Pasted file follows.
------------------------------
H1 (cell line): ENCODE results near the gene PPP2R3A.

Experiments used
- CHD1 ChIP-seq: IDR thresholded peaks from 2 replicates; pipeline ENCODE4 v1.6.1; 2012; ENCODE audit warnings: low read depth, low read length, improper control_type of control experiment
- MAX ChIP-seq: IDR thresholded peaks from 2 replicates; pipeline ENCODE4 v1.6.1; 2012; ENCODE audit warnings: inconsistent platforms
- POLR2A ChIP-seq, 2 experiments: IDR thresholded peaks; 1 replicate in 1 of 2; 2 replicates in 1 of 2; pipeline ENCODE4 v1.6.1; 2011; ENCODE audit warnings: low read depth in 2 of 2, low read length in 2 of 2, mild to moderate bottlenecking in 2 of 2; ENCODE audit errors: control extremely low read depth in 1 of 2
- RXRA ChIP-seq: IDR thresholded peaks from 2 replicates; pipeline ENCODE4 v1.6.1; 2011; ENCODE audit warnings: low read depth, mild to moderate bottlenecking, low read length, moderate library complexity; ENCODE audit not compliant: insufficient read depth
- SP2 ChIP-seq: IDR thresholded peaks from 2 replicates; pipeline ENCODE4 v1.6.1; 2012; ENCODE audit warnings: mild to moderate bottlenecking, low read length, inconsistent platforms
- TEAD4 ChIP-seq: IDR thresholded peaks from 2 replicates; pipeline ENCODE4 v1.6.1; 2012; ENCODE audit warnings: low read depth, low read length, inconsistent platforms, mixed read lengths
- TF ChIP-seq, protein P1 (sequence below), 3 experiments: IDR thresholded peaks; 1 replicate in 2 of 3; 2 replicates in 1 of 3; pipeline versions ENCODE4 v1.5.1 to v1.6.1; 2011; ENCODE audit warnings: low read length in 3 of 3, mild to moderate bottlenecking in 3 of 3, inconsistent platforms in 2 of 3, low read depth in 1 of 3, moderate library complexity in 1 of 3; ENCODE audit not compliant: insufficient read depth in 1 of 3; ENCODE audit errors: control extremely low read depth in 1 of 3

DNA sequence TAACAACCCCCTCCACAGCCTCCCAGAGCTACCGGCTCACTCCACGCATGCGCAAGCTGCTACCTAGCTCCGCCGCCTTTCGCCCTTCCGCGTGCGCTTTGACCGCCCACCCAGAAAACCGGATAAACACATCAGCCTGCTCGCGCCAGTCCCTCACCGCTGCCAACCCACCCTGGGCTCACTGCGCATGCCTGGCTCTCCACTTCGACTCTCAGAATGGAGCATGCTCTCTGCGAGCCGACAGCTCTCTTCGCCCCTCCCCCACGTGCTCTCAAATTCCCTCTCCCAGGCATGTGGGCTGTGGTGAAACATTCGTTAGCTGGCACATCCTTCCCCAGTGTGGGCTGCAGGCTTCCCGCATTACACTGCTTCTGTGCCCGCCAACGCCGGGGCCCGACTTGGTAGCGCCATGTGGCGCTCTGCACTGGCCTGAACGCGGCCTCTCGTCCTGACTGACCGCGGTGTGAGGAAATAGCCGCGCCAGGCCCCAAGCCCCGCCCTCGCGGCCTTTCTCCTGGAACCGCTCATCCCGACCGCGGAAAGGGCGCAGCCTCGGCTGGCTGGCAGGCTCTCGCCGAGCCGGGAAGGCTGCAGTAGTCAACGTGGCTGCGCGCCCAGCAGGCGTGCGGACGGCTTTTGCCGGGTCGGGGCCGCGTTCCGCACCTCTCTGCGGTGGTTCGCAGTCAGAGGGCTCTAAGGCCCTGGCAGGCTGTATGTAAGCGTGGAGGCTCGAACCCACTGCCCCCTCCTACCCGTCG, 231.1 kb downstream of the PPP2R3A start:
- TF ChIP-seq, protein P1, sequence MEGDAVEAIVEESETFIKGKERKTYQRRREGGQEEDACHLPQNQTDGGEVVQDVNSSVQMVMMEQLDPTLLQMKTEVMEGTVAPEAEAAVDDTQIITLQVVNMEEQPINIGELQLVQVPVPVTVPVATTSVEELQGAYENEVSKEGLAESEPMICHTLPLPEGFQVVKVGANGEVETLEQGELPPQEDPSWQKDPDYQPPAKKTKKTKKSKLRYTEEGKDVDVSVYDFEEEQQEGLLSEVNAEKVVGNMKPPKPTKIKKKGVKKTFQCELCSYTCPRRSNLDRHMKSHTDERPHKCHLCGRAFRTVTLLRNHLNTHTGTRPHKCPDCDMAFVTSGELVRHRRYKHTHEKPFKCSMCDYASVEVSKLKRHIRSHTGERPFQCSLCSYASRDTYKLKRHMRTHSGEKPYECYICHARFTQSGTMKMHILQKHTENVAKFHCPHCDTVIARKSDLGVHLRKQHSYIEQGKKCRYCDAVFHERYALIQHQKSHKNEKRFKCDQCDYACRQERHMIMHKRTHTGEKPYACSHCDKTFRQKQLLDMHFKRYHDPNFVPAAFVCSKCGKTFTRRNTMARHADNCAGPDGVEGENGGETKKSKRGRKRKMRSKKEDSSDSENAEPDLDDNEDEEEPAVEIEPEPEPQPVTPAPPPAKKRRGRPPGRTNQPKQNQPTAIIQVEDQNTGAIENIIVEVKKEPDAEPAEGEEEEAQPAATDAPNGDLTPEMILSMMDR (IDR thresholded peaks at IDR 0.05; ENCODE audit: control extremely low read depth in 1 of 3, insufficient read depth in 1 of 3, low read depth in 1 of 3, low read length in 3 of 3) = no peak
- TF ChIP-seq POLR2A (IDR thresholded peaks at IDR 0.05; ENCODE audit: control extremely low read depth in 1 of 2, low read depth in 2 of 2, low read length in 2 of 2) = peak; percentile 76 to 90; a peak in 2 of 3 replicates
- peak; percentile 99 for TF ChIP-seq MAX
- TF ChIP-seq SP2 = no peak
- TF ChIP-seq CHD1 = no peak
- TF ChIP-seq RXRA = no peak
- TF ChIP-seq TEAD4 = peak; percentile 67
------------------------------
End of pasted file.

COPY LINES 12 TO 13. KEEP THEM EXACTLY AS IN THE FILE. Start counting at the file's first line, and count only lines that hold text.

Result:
- TF ChIP-seq POLR2A (IDR thresholded peaks at IDR 0.05; ENCODE audit: control extremely low read depth in 1 of 2, low read depth in 2 of 2, low read length in 2 of 2) = peak; percentile 76 to 90; a peak in 2 of 3 replicates
- peak; percentile 99 for TF ChIP-seq MAX